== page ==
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Behold, Pisang Waterfall! The full view of the beautiful 20 metre drop greets and invites you for a refreshing swim.

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View from the other side of the gorge, there is a steep trail climbing up the gorge.

Apart from swimming, one can try wet abseiling. You will need to make special arrangement with the tour operators.

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At the foot of the waterfall where visitors lay their picnic mats or just simple enjoy the scenery. This place is still a genuine beauty, but over the years irresponsible visitors have polluted the environment with of rubbish. So do your part, take nothing but pictures, leave nothing but footprints.

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I’ve included a map for your useful reference. For more waterfalls in and around Klang Valley, visit this site.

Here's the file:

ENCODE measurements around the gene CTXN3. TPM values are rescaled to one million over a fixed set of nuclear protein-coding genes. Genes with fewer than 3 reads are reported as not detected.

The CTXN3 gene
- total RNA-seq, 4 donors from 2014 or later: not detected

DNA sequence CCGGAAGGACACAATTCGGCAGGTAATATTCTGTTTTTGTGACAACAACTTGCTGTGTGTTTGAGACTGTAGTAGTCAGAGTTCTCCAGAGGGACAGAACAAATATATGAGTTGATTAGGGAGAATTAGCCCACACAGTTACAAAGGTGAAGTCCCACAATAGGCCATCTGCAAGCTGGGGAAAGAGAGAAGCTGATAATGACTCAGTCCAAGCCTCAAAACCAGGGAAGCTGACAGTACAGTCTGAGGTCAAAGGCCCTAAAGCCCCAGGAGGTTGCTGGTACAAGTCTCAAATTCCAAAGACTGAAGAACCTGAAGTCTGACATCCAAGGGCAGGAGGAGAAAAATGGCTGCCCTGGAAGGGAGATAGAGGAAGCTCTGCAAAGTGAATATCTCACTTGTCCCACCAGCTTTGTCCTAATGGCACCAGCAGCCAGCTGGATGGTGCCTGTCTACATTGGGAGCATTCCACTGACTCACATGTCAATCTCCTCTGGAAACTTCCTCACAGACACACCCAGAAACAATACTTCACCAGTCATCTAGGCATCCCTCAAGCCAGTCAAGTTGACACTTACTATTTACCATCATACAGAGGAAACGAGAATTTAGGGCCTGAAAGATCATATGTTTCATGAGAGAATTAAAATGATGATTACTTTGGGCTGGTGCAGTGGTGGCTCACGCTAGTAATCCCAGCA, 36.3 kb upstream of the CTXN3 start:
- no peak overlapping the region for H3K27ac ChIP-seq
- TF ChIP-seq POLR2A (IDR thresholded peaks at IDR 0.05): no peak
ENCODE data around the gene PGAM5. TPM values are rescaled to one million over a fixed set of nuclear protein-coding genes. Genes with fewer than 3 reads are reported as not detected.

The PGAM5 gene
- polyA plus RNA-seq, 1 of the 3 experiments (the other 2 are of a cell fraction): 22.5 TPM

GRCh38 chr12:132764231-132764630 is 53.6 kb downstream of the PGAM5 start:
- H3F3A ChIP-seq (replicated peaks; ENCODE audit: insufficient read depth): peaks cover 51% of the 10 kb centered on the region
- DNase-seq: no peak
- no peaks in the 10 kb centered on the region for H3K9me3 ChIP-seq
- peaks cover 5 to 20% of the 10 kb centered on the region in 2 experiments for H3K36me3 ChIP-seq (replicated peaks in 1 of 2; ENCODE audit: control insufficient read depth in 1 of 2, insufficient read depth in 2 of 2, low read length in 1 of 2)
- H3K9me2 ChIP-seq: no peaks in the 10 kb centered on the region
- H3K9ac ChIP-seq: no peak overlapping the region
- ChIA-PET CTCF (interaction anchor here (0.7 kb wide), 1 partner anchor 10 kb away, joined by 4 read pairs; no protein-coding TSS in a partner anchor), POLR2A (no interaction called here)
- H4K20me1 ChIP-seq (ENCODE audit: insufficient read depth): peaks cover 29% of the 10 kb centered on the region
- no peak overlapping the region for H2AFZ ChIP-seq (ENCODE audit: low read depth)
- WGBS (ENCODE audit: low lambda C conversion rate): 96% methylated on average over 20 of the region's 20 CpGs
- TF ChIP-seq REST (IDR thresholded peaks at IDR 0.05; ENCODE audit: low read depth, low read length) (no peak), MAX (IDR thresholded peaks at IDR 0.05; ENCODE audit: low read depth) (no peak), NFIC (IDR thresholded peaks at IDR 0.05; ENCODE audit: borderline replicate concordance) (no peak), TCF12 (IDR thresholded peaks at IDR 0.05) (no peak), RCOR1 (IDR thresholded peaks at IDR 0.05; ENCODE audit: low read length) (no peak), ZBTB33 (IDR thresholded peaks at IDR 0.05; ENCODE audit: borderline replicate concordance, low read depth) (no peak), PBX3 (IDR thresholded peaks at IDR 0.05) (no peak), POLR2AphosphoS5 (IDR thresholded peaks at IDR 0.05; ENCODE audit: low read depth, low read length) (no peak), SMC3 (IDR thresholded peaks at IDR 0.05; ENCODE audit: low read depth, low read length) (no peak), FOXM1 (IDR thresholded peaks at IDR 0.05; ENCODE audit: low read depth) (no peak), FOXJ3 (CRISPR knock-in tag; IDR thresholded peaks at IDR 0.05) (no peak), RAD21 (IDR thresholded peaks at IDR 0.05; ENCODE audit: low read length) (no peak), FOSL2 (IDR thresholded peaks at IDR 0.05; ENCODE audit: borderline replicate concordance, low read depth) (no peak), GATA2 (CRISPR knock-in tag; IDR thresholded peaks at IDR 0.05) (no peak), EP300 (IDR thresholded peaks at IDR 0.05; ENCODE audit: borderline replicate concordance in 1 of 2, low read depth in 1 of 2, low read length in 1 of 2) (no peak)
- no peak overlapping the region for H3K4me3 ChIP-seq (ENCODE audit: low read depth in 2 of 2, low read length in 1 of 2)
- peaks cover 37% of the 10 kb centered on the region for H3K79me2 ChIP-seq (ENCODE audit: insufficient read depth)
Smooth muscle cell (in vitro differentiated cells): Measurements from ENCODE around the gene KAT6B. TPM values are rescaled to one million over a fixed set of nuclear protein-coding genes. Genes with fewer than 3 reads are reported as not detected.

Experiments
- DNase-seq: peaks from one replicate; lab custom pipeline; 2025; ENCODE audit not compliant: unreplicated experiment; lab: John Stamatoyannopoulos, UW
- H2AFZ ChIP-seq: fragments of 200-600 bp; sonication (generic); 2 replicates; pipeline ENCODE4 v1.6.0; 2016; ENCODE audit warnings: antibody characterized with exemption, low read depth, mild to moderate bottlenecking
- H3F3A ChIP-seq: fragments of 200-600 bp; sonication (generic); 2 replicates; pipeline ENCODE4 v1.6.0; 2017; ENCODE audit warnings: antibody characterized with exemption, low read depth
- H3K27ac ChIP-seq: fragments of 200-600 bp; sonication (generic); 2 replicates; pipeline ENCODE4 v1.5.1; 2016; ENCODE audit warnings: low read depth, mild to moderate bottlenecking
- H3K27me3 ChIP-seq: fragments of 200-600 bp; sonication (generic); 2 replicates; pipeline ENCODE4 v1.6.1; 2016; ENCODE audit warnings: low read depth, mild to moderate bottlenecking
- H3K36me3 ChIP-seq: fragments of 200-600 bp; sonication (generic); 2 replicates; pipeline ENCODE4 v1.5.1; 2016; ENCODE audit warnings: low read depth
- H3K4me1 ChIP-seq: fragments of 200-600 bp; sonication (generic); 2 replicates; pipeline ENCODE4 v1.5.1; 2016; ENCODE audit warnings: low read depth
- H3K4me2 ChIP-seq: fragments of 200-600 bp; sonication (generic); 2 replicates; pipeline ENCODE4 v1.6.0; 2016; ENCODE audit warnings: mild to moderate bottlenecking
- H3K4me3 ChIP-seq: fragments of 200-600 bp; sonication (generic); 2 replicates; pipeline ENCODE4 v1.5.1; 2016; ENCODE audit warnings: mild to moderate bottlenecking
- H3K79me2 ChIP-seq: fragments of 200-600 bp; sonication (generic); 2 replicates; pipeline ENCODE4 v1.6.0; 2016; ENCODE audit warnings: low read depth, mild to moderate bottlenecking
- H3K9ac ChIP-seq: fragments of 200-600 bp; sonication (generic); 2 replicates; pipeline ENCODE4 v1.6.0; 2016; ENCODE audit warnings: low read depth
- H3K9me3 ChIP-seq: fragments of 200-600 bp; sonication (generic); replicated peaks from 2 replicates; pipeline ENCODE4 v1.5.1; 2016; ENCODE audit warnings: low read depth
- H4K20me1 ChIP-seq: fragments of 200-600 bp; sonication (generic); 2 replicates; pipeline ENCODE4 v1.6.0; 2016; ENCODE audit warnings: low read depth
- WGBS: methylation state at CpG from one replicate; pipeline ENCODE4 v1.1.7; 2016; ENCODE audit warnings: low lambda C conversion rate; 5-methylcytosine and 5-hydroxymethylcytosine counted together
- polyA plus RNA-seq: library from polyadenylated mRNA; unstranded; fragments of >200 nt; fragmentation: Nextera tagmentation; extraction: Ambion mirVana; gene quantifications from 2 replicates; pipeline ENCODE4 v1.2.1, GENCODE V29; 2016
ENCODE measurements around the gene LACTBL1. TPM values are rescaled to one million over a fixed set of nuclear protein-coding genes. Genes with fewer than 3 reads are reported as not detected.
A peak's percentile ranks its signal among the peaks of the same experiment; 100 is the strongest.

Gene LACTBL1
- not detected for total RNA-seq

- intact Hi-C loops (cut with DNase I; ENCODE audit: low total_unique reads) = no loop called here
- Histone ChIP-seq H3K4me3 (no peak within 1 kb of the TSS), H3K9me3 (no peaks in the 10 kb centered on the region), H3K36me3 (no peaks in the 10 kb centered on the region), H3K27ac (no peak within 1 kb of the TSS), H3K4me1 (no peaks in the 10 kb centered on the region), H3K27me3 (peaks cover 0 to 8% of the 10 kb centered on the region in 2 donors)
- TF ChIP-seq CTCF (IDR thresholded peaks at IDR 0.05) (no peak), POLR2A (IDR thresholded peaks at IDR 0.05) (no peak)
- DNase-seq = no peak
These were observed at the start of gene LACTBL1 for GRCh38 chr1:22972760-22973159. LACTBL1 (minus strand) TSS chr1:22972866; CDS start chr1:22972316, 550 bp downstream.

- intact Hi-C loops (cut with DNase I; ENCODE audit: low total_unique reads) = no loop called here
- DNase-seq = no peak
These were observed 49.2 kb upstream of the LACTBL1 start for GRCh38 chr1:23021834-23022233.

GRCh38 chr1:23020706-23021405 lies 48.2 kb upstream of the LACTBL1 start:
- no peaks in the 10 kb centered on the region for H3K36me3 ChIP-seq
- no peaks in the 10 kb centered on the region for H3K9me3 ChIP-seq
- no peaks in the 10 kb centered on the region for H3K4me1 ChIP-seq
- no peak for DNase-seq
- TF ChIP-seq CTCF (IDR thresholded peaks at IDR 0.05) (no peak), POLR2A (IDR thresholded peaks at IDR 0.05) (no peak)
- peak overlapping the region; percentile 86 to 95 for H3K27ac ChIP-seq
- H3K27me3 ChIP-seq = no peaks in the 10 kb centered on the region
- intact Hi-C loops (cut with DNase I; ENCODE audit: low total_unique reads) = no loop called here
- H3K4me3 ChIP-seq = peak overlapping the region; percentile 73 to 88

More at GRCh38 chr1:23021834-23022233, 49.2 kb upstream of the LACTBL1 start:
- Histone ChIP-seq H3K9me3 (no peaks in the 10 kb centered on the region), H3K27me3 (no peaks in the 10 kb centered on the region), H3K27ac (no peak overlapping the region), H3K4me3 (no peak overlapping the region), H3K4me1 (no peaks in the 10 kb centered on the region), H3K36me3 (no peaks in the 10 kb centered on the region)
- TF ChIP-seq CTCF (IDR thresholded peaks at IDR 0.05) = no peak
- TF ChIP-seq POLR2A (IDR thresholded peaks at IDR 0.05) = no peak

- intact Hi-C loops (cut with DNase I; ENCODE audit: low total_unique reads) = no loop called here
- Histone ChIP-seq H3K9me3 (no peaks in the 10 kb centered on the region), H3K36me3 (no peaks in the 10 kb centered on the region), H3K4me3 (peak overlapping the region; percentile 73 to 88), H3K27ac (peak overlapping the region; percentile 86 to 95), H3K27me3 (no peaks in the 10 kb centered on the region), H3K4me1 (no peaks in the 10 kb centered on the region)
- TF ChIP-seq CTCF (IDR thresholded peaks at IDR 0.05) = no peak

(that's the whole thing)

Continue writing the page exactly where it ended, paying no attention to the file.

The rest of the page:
Coordinate: Jungle Lodge (N3 18 17.8, E101 44 07.0) 

All pictures credit to my friend ooisl.

Smiling faces of Bayon

After watching the spectacular sunrise at Angkor Wat, we headed northward to the ‘great capital’ of Angkor Thom. Built exactly in the centre of Angkor Thom is the temple of Bayon.

The moat surrounding Angkor Thom.

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Approaching the South Gate entrance to the city of Angkor Thom, past the flanking stone sculptures of gods and demons spanning the causeway.

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Angkor Thom means the “great capital”. Bayon, which is situated at the heart of Angkor Thom is the official state temple of Mahayana Buddhist King Jayavarman VII built around the 12th and 13th centuries.